E-commerce leader Amazon.com Inc. (AMZN) is in the midst of its latest Prime Day sale, an event that may generate $5 billion of revenue, up 56% from $3.2 billion brought in during the 2018 edition, JPMorgan estimates, as reported by Barron’s. Meanwhile, Internet Retailer magazine calculates that Prime Day was an even bigger success in 2018 than some reports, pulling in between $4.01 billion and $4.38 billion worldwide, The Motley Fool indicates. Amazon has not released its own figures.
Prime Day this year actually lasts for 48 hours, having started at midnight Pacific Time on July 15, 2019. This is a half-day longer than Prime Day in 2018, which went on for 36 hours. During the event, Prime members get special deals and discounts.
Significance For Investors
The optimistic Prime Day estimates come amid some investor concerns that Amazon’s overall revenue growth is slowing. While the short Prime Day by itself doesn’t dramatically boost annual sales, it attracts members to the company’s special Amazon Prime program, which helps boost sales longterm. Attracting more Prime members is an important strategic imperative for 2 main reasons, as detailed in a previous Investopedia report: 96% of Prime members say that Amazon is their preferred online retailer, and they spend, on average 2.33 times more with Amazon each year than other customers do. Amazon’s Prime program currently has about 63 million member households in the U.S. alone, according to estimates by Cowen Inc. cited by The Wall Street Journal, and the global figure is pegged at 103 million members.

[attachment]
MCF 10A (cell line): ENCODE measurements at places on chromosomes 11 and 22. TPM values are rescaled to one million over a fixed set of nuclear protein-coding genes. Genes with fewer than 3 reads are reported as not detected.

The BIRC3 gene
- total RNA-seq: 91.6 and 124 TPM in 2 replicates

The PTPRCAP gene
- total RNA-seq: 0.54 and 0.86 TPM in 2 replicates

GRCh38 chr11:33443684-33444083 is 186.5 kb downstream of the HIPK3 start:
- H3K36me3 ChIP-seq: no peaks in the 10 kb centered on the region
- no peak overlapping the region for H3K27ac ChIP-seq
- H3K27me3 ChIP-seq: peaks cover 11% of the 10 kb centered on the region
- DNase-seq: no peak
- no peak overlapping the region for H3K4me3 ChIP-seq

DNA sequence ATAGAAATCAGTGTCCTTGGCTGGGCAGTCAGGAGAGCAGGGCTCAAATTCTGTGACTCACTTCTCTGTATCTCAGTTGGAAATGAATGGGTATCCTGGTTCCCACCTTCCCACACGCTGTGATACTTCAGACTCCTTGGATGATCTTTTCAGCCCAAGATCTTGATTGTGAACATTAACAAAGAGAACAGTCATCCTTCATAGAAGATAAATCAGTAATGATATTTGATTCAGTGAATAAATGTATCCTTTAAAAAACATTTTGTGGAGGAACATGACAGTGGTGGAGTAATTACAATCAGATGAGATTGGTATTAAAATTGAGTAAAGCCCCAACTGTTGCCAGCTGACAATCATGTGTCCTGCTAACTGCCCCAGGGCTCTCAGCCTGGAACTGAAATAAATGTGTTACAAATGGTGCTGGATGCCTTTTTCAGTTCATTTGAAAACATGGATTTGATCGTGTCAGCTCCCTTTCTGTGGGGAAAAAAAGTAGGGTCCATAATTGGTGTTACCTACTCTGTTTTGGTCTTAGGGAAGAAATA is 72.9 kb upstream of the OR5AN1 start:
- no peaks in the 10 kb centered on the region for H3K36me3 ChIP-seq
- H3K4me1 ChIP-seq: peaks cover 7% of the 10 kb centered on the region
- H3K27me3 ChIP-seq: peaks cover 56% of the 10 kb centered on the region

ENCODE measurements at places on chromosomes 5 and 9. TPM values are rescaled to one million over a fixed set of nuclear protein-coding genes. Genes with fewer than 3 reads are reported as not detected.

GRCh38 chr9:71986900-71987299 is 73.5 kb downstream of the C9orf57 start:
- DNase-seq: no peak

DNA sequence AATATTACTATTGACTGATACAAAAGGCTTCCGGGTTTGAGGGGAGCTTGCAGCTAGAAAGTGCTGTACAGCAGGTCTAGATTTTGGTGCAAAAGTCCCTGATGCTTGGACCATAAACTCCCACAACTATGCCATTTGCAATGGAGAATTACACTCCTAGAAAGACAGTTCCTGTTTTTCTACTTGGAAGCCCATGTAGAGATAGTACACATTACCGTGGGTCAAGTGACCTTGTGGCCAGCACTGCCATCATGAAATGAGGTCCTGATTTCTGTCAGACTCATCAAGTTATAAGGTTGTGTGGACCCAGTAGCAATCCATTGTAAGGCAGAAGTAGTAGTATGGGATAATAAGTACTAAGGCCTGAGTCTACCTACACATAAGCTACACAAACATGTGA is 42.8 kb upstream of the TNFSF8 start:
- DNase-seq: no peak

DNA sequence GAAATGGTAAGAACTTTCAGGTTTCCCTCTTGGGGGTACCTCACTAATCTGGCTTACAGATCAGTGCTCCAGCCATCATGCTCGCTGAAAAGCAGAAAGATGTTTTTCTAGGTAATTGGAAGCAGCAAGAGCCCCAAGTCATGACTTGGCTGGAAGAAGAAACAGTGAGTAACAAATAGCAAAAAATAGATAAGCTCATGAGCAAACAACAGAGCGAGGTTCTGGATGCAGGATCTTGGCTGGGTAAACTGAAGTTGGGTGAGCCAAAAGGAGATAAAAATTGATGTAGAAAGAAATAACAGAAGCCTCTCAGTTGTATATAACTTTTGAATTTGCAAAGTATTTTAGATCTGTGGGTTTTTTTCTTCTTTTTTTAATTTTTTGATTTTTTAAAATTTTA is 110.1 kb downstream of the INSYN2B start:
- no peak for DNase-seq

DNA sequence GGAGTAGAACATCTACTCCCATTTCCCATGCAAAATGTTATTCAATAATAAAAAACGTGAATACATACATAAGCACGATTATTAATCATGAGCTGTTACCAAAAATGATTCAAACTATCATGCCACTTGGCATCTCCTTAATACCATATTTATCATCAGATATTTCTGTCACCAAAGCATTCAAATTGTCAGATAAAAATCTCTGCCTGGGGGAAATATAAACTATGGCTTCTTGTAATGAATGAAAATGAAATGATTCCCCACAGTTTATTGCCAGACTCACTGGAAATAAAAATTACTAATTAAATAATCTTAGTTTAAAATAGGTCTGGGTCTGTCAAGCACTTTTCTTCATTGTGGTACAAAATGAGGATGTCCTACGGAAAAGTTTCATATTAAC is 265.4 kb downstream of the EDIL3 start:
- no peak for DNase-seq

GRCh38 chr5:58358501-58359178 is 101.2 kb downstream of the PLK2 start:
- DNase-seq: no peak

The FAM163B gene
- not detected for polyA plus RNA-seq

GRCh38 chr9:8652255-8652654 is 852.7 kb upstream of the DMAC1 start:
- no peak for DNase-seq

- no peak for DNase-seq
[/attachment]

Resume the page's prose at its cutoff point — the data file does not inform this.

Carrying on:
- Amazon.com’s big annual sales event, Prime Day, is underway.
- Prime members are Amazon’s most loyal, biggest-spending customers.
- Increasing the number of Prime members is a key strategic imperative.
Key Prime Perks
The key perks associated with Prime membership are unlimited expedited shipping at no extra cost, unlimited access to Amazon’s huge and growing video and music streaming library, plus various special deals and offers throughout the year, including discounts at Amazon’s Whole Foods grocery stores. On July 10, Amazon streamed a special live Prime Day Concert featuring top music names headlined by superstar singer Taylor Swift, who has millions of fans around the world, both as a way to reward current Prime members and to attract more.
Prime Video already has established itself as a key competitor to Netflix Inc. (NFLX), including in the realm of original and exclusive members-only content. Indeed, access to Prime Video is a major, sometimes principal, reason for many consumers to join. Amazon Music gives Prime members access to 2 million songs at no extra charge, and for an introductory charge of 99 cents per month, they can get access to 50 million more.
While attracting loyal, repeat customers is the main reason why Amazon promotes the Prime program, it also is a significant source of stable revenue. The standard annual membership charge is $119, with students paying a discounted rate of $59, per Amazon. Members also can choose to pay on a monthly basis. Based on the standard annual fee and the estimated global membership, this may add up to around $12 billion per year.
Amazon is scheduled to report 2Q 2019 results in late July. Among the big concerns surrounding the company are that its core e-commerce sales may slow during the quarter, as detailed in another previous report. This year’s Prime Day won’t affect that figure, but any hints that emerge about its degree of success will be important factors in shaping investor confidence about Amazon going forward.